When we talk about AR, as in augmented reality, we typically mean some kind of head mounted display that allows us to experience a complete new way of computer interaction.
The term ‘augmented reality’ is defined by Wikipedia as “a live direct or indirect view of a physical, real-world environment whose elements are augmented (or supplemented) by computer-generated sensory input such as sound, video, graphics or GPS data”.
They make this definition extremely wide to catch any kind of application possible. While there is nothing wrong with this definition, we have to keep in mind that it is not the basis for everyone writing about AR. AR has also become a high tech phrase that makes everyone look good that works with it. As a consequence, every time somebody uses the term we add to the definition and understanding of the term for the general public.
Here are some examples being announced in just the last few days:
BMW is rumored to release an augmented reality HUD in the upcoming 2017 version of the BMW 5 series. By that the writers mean that the new AR HUD will add more information to the HUD such as “the distance to the vehicle ahead, cross roads and points with low visibility, objects and people that are on the road or in blind spots, information direction of a curve, and others.” Keep in mind that the Wikipedia definition basically already makes every HUD in a car an augmented reality device, as it supplements the real world by giving navigation information for example. On top of that, BMW will use an “augmented reality browser”.
The Singapore postal service released a new edition of collector stamps that enable an augmented reality experience in connection with an app available for free. When loading the app, the consumer is able to scan the stamps and will see additional videos. This is to commemorate the 50th year of Singapore independence.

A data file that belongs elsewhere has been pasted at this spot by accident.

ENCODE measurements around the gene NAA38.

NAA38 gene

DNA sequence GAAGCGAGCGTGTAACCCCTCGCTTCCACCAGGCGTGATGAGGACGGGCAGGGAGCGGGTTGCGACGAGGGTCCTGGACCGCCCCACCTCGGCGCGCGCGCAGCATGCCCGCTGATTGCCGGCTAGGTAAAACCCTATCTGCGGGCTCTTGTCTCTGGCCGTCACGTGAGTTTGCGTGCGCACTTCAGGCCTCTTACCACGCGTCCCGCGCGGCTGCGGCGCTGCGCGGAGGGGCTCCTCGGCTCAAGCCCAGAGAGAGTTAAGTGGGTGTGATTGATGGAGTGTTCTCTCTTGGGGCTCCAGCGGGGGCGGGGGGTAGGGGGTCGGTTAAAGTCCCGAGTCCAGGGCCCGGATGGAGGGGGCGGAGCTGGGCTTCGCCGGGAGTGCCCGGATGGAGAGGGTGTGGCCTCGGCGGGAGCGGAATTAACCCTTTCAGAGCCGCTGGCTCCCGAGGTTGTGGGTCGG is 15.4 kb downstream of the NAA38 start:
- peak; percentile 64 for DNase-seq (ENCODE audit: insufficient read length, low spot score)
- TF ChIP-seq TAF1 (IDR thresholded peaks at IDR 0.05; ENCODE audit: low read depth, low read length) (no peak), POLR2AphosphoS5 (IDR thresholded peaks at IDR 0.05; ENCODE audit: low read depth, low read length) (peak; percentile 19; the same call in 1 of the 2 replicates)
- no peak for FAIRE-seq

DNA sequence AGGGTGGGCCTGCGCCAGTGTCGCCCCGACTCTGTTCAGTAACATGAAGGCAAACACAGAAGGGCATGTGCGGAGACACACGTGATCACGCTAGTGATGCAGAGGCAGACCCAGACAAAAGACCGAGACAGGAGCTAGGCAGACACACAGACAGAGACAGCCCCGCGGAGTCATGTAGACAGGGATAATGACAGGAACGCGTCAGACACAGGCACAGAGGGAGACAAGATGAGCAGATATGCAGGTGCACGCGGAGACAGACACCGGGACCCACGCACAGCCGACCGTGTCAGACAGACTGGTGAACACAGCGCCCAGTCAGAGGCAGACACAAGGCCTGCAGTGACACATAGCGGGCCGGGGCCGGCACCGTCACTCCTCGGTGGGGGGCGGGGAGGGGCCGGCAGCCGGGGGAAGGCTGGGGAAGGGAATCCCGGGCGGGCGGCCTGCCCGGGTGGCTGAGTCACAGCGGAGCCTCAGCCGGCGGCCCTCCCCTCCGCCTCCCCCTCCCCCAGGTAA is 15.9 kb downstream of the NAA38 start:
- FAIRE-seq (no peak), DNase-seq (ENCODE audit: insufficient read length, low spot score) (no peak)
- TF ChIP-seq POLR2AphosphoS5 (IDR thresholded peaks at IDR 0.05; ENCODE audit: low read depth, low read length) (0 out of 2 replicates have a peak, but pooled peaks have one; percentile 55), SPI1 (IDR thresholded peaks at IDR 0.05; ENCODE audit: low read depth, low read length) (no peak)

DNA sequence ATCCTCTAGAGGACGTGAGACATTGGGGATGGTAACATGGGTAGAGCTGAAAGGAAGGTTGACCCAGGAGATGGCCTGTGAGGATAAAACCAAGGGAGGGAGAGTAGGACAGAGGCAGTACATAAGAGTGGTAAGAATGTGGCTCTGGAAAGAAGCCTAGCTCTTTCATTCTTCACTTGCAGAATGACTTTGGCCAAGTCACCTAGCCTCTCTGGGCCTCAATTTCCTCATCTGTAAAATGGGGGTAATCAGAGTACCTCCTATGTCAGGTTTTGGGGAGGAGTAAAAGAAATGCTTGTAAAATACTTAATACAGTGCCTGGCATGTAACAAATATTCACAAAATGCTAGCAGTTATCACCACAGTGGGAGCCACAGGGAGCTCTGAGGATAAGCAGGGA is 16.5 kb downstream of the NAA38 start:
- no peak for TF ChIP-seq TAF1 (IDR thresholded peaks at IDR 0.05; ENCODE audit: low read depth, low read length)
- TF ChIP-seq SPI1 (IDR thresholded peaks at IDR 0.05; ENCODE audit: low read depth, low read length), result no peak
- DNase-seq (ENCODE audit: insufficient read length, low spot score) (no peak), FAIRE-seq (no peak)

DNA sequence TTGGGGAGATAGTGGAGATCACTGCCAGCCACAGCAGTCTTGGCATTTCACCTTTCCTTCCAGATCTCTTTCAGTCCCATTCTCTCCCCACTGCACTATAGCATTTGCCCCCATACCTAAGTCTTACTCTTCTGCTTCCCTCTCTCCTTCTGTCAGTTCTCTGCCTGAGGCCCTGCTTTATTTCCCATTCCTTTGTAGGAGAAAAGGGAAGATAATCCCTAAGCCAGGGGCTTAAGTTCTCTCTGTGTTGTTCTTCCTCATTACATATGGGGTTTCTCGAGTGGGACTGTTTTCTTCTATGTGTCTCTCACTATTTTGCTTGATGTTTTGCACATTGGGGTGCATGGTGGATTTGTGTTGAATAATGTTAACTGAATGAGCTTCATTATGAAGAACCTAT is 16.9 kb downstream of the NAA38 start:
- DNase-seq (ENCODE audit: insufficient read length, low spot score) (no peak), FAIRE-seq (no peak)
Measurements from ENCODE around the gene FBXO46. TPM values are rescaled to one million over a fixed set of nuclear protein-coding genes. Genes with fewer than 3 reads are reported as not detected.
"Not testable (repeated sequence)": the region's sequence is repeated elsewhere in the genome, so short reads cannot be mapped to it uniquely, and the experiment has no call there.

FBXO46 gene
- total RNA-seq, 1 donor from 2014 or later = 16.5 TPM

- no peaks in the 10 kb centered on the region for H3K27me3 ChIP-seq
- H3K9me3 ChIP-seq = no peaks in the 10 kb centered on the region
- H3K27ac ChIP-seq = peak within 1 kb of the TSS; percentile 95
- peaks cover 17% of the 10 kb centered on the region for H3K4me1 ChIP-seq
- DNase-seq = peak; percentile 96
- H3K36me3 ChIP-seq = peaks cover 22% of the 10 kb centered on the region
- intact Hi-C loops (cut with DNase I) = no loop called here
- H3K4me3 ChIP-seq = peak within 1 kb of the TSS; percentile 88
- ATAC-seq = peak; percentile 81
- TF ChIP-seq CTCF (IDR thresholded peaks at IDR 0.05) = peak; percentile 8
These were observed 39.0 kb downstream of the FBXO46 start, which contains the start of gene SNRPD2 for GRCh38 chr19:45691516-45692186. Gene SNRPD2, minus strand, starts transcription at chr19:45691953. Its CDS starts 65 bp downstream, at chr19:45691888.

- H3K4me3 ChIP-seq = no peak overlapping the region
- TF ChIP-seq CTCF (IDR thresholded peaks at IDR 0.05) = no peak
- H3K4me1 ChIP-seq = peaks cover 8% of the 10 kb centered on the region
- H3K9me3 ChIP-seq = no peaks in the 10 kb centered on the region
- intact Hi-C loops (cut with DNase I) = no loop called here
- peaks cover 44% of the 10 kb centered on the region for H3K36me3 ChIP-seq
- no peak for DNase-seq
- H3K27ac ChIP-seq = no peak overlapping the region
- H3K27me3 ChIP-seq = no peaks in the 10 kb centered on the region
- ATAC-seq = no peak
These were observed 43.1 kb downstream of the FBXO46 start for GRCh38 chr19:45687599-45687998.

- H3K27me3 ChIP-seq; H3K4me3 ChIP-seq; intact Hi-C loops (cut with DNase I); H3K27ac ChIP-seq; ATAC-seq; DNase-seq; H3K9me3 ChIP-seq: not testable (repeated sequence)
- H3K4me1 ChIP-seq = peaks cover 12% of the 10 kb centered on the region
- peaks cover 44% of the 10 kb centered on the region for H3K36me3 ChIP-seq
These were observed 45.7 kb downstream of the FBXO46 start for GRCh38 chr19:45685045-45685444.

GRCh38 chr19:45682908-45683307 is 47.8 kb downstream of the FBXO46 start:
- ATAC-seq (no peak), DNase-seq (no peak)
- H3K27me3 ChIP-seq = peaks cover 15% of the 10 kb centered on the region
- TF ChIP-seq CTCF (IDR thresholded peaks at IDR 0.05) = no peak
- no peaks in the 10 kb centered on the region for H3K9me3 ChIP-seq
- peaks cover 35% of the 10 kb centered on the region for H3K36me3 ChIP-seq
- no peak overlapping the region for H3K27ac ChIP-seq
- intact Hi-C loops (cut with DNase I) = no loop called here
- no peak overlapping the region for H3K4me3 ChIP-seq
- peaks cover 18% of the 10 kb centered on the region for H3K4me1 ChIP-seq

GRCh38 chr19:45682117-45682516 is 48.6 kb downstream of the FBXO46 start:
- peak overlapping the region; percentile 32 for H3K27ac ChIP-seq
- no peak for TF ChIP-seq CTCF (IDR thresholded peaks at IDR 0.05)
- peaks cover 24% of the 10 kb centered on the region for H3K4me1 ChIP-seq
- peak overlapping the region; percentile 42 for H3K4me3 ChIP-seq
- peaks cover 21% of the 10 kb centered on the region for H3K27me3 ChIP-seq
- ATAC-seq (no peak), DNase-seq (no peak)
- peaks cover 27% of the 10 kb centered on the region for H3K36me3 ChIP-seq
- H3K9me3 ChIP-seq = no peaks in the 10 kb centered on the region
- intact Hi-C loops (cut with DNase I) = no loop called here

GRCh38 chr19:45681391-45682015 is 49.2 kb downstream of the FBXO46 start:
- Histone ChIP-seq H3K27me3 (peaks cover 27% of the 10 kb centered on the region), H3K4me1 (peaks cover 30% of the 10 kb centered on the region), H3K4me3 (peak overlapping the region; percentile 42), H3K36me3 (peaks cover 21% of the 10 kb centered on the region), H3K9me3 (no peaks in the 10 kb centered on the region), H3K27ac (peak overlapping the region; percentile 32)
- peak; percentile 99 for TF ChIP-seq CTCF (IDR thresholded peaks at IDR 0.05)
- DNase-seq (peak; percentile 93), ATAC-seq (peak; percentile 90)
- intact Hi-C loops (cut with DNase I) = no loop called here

Timber Tech, a US-based provider for outdoor decking materials announced an AR app, that allows the user to design the deck with the available choices of materials and see how it will look in the actual space it is meant to occupy. The app is running on the iPad for example and is similar to the IKEA design app.
As a consequence, the consumer is bombarded with augmented reality applications that use a variety of display devices and will hopefully learn the value that augmented reality can bring to everyone’s life. On the other hand, there is also the distinct possibility that consumers are being completely confused about the term AR as such and its usefulness. As it seems, we will find a little bit of both in the marketplace.
There is also the market interest in augmented reality technology that has triggered multiple market research firms to publish reports on the success of the technology in the coming years. Just in recent days, Technavio has released market reports covering the “Mobile Augmented Reality Market in the US 2015-2019” and “Global Mobile AR Market for Marketing and Advertising 2015-2019”. In both cases the CAGR is hovering about 100% for the forecast period, a good outlook indeed. And all this without any reliance on augmented reality headsets like Google Glass, etc.
If our society embraces the use of augmented reality technology as such, it may just be a question of time until the ‘social awkwardness’ that may have killed Google Glass will be replaced with ‘technology envy’ as a driver for this new technology. Once head mounted displays are being seen as a superior method of viewing accepted AR content, a widespread adoption may follow. The real question is, when that will be. – Norbert Hildebrand